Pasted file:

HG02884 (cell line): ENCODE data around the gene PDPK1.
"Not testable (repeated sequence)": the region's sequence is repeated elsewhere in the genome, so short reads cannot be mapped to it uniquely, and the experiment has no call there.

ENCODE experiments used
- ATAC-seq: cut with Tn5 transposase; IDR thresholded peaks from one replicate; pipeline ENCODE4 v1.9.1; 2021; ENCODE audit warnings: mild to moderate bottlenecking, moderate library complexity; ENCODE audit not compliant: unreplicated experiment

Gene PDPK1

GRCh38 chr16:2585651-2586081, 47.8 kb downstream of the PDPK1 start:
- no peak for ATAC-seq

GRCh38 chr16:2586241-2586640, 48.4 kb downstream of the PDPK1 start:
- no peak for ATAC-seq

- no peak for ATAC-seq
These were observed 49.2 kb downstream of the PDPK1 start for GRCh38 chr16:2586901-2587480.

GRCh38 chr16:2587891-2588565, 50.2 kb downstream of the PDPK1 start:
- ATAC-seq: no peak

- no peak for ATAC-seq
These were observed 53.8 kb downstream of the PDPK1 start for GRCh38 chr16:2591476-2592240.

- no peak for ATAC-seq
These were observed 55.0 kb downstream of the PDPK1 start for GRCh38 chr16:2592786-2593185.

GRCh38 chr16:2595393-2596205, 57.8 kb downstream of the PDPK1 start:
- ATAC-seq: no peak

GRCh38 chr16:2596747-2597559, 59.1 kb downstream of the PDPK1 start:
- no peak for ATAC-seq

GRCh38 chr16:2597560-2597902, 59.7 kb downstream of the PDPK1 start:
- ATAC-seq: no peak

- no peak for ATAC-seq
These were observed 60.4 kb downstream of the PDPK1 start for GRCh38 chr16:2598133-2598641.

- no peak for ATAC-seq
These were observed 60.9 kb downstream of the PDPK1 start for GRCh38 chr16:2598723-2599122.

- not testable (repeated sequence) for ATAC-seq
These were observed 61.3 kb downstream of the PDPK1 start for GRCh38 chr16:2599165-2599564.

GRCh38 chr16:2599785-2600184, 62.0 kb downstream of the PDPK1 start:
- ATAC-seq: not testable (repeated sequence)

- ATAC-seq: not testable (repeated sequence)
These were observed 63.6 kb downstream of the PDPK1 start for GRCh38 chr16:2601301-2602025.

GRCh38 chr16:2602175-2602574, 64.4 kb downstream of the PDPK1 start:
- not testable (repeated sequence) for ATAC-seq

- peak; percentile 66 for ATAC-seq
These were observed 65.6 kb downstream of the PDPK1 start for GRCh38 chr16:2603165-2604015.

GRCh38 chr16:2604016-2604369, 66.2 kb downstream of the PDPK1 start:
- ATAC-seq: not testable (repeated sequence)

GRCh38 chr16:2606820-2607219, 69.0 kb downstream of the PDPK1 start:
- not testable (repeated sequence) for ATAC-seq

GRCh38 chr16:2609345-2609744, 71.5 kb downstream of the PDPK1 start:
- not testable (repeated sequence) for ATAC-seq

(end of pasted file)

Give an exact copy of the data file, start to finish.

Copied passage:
HG02884 (cell line): ENCODE data around the gene PDPK1.
"Not testable (repeated sequence)": the region's sequence is repeated elsewhere in the genome, so short reads cannot be mapped to it uniquely, and the experiment has no call there.

ENCODE experiments used
- ATAC-seq: cut with Tn5 transposase; IDR thresholded peaks from one replicate; pipeline ENCODE4 v1.9.1; 2021; ENCODE audit warnings: mild to moderate bottlenecking, moderate library complexity; ENCODE audit not compliant: unreplicated experiment

Gene PDPK1

GRCh38 chr16:2585651-2586081, 47.8 kb downstream of the PDPK1 start:
- no peak for ATAC-seq

GRCh38 chr16:2586241-2586640, 48.4 kb downstream of the PDPK1 start:
- no peak for ATAC-seq

- no peak for ATAC-seq
These were observed 49.2 kb downstream of the PDPK1 start for GRCh38 chr16:2586901-2587480.

GRCh38 chr16:2587891-2588565, 50.2 kb downstream of the PDPK1 start:
- ATAC-seq: no peak

- no peak for ATAC-seq
These were observed 53.8 kb downstream of the PDPK1 start for GRCh38 chr16:2591476-2592240.

- no peak for ATAC-seq
These were observed 55.0 kb downstream of the PDPK1 start for GRCh38 chr16:2592786-2593185.

GRCh38 chr16:2595393-2596205, 57.8 kb downstream of the PDPK1 start:
- ATAC-seq: no peak

GRCh38 chr16:2596747-2597559, 59.1 kb downstream of the PDPK1 start:
- no peak for ATAC-seq

GRCh38 chr16:2597560-2597902, 59.7 kb downstream of the PDPK1 start:
- ATAC-seq: no peak

- no peak for ATAC-seq
These were observed 60.4 kb downstream of the PDPK1 start for GRCh38 chr16:2598133-2598641.

- no peak for ATAC-seq
These were observed 60.9 kb downstream of the PDPK1 start for GRCh38 chr16:2598723-2599122.

- not testable (repeated sequence) for ATAC-seq
These were observed 61.3 kb downstream of the PDPK1 start for GRCh38 chr16:2599165-2599564.

GRCh38 chr16:2599785-2600184, 62.0 kb downstream of the PDPK1 start:
- ATAC-seq: not testable (repeated sequence)

- ATAC-seq: not testable (repeated sequence)
These were observed 63.6 kb downstream of the PDPK1 start for GRCh38 chr16:2601301-2602025.

GRCh38 chr16:2602175-2602574, 64.4 kb downstream of the PDPK1 start:
- not testable (repeated sequence) for ATAC-seq

- peak; percentile 66 for ATAC-seq
These were observed 65.6 kb downstream of the PDPK1 start for GRCh38 chr16:2603165-2604015.

GRCh38 chr16:2604016-2604369, 66.2 kb downstream of the PDPK1 start:
- ATAC-seq: not testable (repeated sequence)

GRCh38 chr16:2606820-2607219, 69.0 kb downstream of the PDPK1 start:
- not testable (repeated sequence) for ATAC-seq

GRCh38 chr16:2609345-2609744, 71.5 kb downstream of the PDPK1 start:
- not testable (repeated sequence) for ATAC-seq